• outsourced workforces at the workplace; and
  • other policies and practices.

The intention is not to address all issues in each meeting. Instead, the employer and the employees' representatives may agree on an annual schedule to cover all topics.

Ultimately the employer must ensure that there is at least an attempt to engage in continuous dialogue. However, the employees' representatives also have the right to request a dialogue on issues within the statutory scope of continuous dialogue. Regardless of whether the request to start a dialogue comes from the employer or the employees, the employer must provide the employees with all the necessary information that the employer possesses and is permitted to share.

Consultation before making workplace changes

In practice, the old Cooperation Act was most widely used for redundancies and dismissals. This obligation remains unchanged, but the new Act has introduced a few modifications to the process.

Under the new Act, potential changes may trigger either simple consultations or full-scale consultations. Full-scale consultations are needed if the contemplated changes may result in terminations, temporary lay-offs or changes to the employees' terms of employment. Simple consultations, on the other hand, are sufficient in connection with potential changes to work arrangements, working hours or places of work.

The timing of consultations has not changed. The employer must initiate the consultations by giving the employees or the employees' representatives a written invitation to the consultations and explain the topics that will be discussed. For full-scale consultations, the invitation must be sent at least five days before the first meeting; however, there is no definitive deadline for simple consultations. Full-scale consultations must be carried out over at least 14 days, which can be extended to six weeks if the company has at least 30 employees and the contemplated actions may affect at least 10 of the employees. No minimum consultation period applies in simple consultations.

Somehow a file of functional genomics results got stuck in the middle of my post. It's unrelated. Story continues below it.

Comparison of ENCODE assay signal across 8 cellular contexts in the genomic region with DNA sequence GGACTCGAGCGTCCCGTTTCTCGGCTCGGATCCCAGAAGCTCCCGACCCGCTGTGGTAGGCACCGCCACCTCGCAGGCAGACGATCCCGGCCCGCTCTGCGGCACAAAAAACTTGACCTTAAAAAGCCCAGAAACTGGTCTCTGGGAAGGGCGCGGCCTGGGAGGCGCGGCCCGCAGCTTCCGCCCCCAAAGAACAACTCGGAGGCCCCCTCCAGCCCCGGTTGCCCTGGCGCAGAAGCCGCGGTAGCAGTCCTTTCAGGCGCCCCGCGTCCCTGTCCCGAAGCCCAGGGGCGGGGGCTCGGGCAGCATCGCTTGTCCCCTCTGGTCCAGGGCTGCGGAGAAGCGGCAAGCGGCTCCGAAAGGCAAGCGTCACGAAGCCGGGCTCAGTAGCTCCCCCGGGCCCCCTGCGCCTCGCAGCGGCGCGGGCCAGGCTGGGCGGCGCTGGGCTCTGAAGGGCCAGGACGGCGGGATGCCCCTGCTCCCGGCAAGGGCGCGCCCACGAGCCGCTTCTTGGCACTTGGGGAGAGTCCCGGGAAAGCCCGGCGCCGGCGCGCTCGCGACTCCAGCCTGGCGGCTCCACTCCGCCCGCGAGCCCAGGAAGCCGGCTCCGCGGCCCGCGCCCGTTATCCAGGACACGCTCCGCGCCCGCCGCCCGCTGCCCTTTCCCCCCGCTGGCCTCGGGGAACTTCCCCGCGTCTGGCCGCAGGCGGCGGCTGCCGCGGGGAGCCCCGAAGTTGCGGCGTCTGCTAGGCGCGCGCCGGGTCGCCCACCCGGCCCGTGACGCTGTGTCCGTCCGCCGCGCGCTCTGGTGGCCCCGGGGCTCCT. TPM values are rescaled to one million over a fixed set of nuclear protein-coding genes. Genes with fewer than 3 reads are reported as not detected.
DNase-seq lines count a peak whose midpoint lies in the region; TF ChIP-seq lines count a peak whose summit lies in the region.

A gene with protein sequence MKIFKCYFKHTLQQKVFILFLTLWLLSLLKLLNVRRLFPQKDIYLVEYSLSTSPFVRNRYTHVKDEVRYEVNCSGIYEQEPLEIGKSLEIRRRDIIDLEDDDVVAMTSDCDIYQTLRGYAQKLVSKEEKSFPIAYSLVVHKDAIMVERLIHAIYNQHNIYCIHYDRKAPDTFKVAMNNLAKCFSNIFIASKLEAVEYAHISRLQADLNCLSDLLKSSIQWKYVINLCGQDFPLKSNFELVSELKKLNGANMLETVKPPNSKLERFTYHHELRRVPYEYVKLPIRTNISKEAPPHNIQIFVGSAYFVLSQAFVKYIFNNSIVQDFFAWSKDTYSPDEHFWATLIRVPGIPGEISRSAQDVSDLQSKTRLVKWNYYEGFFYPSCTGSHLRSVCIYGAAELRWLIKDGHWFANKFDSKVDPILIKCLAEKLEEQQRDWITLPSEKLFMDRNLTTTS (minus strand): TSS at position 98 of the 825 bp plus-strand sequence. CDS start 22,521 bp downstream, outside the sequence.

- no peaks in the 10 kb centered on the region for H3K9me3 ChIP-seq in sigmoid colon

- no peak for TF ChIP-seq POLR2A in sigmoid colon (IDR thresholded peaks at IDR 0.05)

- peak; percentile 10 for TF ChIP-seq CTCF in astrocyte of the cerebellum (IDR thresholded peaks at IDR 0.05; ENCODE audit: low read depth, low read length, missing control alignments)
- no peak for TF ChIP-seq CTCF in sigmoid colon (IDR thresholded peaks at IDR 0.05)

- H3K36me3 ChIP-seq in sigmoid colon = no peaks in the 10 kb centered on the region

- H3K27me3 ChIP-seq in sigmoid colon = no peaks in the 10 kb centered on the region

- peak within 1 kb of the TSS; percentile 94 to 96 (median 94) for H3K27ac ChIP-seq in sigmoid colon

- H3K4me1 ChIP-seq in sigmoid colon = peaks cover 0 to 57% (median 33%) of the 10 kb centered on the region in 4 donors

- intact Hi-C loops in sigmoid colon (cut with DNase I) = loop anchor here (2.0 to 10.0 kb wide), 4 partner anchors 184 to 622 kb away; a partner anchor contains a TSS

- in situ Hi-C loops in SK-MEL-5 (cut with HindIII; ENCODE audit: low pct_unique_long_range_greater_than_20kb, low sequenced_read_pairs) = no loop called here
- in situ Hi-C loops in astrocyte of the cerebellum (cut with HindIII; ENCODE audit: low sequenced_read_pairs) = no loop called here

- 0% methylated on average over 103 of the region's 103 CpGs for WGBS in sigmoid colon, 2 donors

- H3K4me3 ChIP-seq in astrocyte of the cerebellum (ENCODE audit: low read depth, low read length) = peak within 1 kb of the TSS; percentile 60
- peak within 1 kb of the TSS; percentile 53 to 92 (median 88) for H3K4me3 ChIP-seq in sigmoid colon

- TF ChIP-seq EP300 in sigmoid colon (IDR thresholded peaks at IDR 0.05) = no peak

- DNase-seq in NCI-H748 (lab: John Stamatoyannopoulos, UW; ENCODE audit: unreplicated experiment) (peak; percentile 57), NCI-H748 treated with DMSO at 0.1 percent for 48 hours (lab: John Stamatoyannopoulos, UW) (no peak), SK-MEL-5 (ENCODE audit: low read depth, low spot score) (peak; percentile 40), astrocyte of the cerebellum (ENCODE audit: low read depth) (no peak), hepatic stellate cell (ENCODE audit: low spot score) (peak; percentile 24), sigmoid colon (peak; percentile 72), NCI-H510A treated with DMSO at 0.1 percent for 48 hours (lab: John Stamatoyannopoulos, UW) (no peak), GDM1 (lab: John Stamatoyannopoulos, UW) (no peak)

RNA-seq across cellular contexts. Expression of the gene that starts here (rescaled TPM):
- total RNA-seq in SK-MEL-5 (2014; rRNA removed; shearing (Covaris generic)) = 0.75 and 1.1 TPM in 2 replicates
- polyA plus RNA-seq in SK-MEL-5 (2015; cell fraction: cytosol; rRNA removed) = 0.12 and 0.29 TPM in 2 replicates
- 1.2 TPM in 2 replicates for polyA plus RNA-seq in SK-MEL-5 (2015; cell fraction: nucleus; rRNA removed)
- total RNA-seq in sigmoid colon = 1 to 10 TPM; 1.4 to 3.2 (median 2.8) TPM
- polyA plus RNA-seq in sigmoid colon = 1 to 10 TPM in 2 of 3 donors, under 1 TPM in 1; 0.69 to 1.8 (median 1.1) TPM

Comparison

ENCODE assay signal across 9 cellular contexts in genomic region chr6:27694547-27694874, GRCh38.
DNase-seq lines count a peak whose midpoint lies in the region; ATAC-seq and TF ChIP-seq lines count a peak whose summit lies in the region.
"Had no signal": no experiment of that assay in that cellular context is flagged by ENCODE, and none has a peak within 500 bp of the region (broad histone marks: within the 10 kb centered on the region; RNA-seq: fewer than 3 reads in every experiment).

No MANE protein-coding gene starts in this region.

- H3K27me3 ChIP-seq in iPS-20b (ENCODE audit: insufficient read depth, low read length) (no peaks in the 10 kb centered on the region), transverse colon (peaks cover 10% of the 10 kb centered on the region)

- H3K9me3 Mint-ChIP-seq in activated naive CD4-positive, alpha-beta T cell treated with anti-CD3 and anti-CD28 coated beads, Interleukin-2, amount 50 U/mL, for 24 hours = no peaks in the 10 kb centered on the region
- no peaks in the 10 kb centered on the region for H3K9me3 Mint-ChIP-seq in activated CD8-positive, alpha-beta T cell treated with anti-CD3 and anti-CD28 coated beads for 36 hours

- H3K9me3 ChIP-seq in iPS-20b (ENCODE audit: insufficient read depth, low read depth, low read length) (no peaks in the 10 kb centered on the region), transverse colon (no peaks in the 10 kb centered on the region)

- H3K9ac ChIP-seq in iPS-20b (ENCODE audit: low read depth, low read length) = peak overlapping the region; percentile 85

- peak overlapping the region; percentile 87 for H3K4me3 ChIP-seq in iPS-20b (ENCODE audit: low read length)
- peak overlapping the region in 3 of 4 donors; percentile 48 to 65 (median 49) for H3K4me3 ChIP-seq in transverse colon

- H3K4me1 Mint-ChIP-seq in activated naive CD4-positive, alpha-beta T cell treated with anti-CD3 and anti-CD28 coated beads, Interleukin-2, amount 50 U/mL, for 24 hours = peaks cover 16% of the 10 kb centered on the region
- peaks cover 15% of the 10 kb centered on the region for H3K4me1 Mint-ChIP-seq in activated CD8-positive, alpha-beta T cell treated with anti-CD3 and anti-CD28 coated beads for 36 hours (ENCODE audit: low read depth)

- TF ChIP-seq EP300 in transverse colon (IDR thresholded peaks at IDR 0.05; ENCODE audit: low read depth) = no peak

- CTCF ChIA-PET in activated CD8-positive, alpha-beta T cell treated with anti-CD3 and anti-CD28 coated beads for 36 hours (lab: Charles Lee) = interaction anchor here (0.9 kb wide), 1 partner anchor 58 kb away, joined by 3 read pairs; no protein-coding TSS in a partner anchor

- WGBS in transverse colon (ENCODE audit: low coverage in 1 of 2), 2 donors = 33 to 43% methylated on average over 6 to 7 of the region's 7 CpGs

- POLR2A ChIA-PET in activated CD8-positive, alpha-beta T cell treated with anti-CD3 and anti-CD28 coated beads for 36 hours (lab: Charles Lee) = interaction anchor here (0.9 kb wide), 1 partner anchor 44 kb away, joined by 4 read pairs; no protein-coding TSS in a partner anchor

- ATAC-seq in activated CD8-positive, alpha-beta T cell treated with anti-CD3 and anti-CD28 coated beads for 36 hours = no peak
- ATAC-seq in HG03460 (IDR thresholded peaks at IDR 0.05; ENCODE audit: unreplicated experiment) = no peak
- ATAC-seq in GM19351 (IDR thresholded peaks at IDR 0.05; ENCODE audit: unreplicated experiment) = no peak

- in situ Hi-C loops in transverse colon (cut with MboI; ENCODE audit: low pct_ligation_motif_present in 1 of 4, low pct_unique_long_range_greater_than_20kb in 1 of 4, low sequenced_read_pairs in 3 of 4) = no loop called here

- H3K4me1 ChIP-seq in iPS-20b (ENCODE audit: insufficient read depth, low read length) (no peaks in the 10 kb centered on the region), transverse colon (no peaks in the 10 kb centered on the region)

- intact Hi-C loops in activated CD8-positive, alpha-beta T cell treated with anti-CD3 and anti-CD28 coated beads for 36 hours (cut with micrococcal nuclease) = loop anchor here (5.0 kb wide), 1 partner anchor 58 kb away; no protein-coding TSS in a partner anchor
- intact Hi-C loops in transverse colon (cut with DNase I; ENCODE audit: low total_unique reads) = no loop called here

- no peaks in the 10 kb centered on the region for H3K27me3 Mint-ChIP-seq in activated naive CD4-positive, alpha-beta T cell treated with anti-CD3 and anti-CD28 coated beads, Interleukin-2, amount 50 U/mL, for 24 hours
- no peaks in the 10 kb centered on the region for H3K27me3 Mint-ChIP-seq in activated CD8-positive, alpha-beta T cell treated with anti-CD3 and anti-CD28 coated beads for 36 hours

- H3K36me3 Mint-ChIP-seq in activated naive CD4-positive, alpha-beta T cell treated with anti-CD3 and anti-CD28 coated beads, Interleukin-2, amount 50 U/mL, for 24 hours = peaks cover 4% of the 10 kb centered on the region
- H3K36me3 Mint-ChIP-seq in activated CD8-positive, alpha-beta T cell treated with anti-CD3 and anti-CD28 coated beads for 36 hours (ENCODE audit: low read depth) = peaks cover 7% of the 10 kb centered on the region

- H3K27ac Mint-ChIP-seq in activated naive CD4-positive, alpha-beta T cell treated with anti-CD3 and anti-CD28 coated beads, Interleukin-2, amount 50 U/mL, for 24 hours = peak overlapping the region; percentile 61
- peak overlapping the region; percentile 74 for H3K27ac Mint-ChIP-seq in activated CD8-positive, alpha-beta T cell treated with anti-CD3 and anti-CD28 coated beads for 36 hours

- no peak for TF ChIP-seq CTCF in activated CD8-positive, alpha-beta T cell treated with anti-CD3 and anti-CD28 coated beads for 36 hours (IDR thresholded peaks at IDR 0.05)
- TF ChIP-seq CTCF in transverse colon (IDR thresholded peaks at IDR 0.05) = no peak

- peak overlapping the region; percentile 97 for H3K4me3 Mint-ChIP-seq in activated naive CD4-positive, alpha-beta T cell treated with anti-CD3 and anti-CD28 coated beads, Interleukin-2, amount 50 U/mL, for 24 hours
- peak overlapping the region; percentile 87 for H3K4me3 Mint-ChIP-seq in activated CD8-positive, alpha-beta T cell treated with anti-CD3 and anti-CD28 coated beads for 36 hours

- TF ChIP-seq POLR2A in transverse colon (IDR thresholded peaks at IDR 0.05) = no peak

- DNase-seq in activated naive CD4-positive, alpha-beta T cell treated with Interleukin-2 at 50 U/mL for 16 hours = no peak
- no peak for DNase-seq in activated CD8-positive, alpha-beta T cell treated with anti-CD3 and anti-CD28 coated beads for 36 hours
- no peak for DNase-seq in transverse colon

A new feature of the Act gives employees' representatives the right to submit a formal proposal or suggest alternative solutions to a situation. If the employer rejects such a proposal, the employer must explain the reasons for the rejection in writing.

Fines and compensation

The Act retains the two-tier system for penalties. If the employer fails to comply with the consultation obligation before making a decision that results in dismissals or temporary lay-offs, the dismissed or laid-off employees may claim compensation – €35,000 per employee.

If the employer fails to comply with other consultation obligations, a cooperation ombudsman will, in the first instance, order the employer to fulfil such obligations. If the employer continues to neglect the obligations following this order, the employer's representative may be fined.

For further information on this topic please contact Jouni Kautto at Waselius & Wist by telephone (+358 9 668 9520) or email ([email protected]). The Waselius & Wist website can be accessed at